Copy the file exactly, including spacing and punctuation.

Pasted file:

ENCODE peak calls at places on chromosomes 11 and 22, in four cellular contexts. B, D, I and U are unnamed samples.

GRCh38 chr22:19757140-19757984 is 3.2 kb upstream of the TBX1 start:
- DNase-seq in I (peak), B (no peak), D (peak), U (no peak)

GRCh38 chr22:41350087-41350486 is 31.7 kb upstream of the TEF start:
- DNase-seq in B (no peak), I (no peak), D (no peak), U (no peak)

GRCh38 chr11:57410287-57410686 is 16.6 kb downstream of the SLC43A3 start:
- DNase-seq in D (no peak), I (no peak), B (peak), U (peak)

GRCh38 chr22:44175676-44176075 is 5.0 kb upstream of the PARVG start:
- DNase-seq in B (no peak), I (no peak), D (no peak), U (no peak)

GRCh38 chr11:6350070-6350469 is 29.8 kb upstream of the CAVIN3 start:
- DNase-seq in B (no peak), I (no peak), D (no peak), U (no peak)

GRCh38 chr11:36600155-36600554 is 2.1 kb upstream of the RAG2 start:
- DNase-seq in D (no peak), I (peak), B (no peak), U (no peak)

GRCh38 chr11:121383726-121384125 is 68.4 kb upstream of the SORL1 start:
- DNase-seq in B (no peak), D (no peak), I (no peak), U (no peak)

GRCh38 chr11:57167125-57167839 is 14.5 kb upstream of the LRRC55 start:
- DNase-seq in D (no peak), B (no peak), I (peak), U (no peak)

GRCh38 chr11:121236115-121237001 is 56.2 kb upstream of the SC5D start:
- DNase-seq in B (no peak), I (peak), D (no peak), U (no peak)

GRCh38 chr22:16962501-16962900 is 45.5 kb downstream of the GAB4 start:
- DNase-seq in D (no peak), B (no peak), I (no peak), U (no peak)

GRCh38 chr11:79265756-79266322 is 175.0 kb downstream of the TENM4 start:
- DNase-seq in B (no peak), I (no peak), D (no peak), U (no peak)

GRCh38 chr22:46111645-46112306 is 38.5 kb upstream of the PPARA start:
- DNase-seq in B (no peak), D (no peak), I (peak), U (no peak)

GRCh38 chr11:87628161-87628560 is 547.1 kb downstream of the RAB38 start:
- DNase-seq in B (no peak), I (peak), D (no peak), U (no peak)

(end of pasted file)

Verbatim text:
ENCODE peak calls at places on chromosomes 11 and 22, in four cellular contexts. B, D, I and U are unnamed samples.

GRCh38 chr22:19757140-19757984 is 3.2 kb upstream of the TBX1 start:
- DNase-seq in I (peak), B (no peak), D (peak), U (no peak)

GRCh38 chr22:41350087-41350486 is 31.7 kb upstream of the TEF start:
- DNase-seq in B (no peak), I (no peak), D (no peak), U (no peak)

GRCh38 chr11:57410287-57410686 is 16.6 kb downstream of the SLC43A3 start:
- DNase-seq in D (no peak), I (no peak), B (peak), U (peak)

GRCh38 chr22:44175676-44176075 is 5.0 kb upstream of the PARVG start:
- DNase-seq in B (no peak), I (no peak), D (no peak), U (no peak)

GRCh38 chr11:6350070-6350469 is 29.8 kb upstream of the CAVIN3 start:
- DNase-seq in B (no peak), I (no peak), D (no peak), U (no peak)

GRCh38 chr11:36600155-36600554 is 2.1 kb upstream of the RAG2 start:
- DNase-seq in D (no peak), I (peak), B (no peak), U (no peak)

GRCh38 chr11:121383726-121384125 is 68.4 kb upstream of the SORL1 start:
- DNase-seq in B (no peak), D (no peak), I (no peak), U (no peak)

GRCh38 chr11:57167125-57167839 is 14.5 kb upstream of the LRRC55 start:
- DNase-seq in D (no peak), B (no peak), I (peak), U (no peak)

GRCh38 chr11:121236115-121237001 is 56.2 kb upstream of the SC5D start:
- DNase-seq in B (no peak), I (peak), D (no peak), U (no peak)

GRCh38 chr22:16962501-16962900 is 45.5 kb downstream of the GAB4 start:
- DNase-seq in D (no peak), B (no peak), I (no peak), U (no peak)

GRCh38 chr11:79265756-79266322 is 175.0 kb downstream of the TENM4 start:
- DNase-seq in B (no peak), I (no peak), D (no peak), U (no peak)

GRCh38 chr22:46111645-46112306 is 38.5 kb upstream of the PPARA start:
- DNase-seq in B (no peak), D (no peak), I (peak), U (no peak)

GRCh38 chr11:87628161-87628560 is 547.1 kb downstream of the RAB38 start:
- DNase-seq in B (no peak), I (peak), D (no peak), U (no peak)